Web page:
BSGC says gov’t support is key
If The Bahamas is to ever meet its own 150 million-pound demand for white meat, close co-operation between the government and the poultry industry is vital, said the next big innovator readying itself to enter the poultry.
“The Bahamas produces less than two per cent of the chicken it consumes annually,” said Bahamas Striping Group of Companies (BSGC) managing director, Dr Allen Albury.
“At the most basic level our proposed broiler business is about profit, but equally important is the goal of helping to feed our nation, reducing our dependence on food imports. It is very much about food security and becoming agriculturally self-sufficient as a nation.”
Bahamas Striping Group of Companies proposes to establish its BSGC Broilers Production Farm with operations in Andros and Eleuthera and a depot in New Providence. The goal is to process 30,000 whole, fresh chicken each week, grown in eight poultry houses for 35 to 42 days with weights ranging from 3.5 to 4.5 pounds.
As imported poultry is not labelled with a slaughter date, concern has always existed over the possibility of substandard poultry products entering the local market.
After doing its homework – performing market research, evaluating local growers’ strengths and weaknesses, calculating risks and determining its potential market share – BSGC said timing is everything and now is optimal to branch out into the poultry industry for multiple factors.
“Bahamians are becoming more conscious about what they consume, in terms of food quality. The timing is right for a new entrant into the market that can deliver quality, fresh, healthier poultry products,” said Dr Albury.
“We believe we can establish a sustainable commercial enterprise one that produces to scale. We intend to incorporate an integrated energy approach one that draws at least 30 per cent of its energy usage from renewables.”
He added: “We have already been in talks with qualified Bahamians working in the poultry industry abroad who are eager to return home. Furthermore, we intend to increase efficiency and reduce unnecessary labour costs through automated processes.”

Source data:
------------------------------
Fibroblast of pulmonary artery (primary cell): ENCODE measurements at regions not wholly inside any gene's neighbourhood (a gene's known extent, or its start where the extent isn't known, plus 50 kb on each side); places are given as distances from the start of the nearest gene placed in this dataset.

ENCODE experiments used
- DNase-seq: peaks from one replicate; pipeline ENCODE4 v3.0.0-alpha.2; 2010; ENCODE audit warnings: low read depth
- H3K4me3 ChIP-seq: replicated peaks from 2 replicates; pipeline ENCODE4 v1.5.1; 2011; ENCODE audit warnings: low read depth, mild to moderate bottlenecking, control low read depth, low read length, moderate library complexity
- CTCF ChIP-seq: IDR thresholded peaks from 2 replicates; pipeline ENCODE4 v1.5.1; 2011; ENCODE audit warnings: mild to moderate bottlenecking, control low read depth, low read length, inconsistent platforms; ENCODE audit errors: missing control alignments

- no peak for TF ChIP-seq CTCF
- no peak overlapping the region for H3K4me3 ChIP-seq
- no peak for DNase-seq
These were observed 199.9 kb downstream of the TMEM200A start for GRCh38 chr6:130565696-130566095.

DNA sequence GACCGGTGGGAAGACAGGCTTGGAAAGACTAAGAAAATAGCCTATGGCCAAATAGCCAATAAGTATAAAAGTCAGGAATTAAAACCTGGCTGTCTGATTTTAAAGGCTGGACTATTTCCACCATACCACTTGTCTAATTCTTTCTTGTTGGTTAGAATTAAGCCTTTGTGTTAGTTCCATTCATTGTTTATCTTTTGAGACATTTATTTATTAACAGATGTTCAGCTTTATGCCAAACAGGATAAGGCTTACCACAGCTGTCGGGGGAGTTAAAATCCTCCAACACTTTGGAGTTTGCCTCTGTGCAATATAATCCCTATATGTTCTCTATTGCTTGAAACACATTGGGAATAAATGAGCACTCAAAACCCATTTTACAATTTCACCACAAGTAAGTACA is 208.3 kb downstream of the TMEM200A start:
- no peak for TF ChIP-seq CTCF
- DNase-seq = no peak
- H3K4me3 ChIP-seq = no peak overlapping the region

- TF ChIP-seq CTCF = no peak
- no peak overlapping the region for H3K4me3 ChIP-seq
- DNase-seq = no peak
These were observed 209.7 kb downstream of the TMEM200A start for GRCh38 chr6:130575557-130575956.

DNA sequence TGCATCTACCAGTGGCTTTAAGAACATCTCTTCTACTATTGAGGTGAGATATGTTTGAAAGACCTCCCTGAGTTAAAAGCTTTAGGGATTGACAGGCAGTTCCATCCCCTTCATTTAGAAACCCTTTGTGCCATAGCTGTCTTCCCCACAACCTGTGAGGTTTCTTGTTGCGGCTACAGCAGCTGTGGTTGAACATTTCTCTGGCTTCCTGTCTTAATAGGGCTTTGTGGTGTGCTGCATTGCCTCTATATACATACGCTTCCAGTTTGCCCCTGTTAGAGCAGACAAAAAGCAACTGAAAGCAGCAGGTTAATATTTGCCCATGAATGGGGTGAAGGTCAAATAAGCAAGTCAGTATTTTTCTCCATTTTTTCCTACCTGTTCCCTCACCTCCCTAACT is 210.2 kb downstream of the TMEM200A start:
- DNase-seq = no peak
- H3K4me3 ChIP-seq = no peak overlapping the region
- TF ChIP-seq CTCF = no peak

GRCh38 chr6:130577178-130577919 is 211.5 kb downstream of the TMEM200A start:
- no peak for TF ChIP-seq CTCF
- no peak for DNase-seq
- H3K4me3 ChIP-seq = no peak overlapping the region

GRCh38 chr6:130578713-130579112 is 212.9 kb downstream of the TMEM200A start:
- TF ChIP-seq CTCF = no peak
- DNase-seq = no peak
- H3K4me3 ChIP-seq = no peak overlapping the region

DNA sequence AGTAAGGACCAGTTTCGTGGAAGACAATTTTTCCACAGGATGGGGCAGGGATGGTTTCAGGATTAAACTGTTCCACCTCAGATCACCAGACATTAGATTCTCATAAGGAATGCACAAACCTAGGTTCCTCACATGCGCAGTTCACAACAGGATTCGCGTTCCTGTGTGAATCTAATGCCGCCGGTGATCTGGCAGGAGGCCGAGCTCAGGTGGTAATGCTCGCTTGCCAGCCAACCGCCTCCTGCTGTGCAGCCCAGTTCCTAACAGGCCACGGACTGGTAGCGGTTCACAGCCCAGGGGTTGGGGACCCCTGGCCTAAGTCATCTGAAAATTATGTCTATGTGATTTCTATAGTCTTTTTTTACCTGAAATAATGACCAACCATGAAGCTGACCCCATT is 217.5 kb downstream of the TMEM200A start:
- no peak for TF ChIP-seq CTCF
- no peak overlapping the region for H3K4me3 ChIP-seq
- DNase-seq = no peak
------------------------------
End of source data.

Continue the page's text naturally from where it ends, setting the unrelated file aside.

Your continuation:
The company is advancing its talks on all fronts, including sourcing equipment and poultry farming inputs – chicklets, feed and the like – although it has yet to make any sizeable financial investment in what is projected to be a $10 million enterprise. Dr Albury explained why.
“There are several things we require from the government to shore up our investment. Currently, we have a legislative regime that does not favorably lend itself to local producers,” he noted.
“From the health standpoint we want to ensure that the standards for fresh poultry and frozen poultry are established according to international best practices and that it is also being controlled at the border, ensuring that imports really are safe for consumption. We want bio-security measures to be standardized and we want every player to be held to the same standard.”
BSGC has engaged with dialogue with the government in this regard. The company hopes the Bahamian government would create an environment similar to what Jamaica has constructed for its vibrant poultry industry that is thriving even in the face of world trade and nearing 100 per cent in meeting its market demand for poultry.
BSGC is also pushing for the appointment of a chief veterinarian official to work along with the Bahamas Bureau of Standards.
In his address to the nation Tuesday (January 29), Prime Minister Dr. the Most Hon. Hubert Minnis foreshadowed the coming of BSGC into the farming market. In his speech he unveiled plans to promote Family Island and rural development through “key” agriculture investment projects on several islands, particularly Andros, Eleuthera and Grand Bahama.
According to the prime minister, the government is set to invest in strengthening agricultural infrastructure, facilitate farms access to power, water and cost-effective inter-island transportation inclusive of refrigeration.
“As a matter of urgency, we will increase access to credit and additional funding to Bahamians in this sector while increasing the access of producers to local and international markets,” the prime minister pledged.
In a matter of weeks, a team from BSGC is expected to survey potential sites in Andros with a view to identifying the ideal base for its operations.
“We believe we can produce a fresher, healthier choice, steroid free, antibiotic free, no growth hormones,” said Dr Albury. “Even if we are slightly more per pound, we believe Bahamians will choose our fresh chicken versus chicken shipped into the country with an ambiguous kill date.”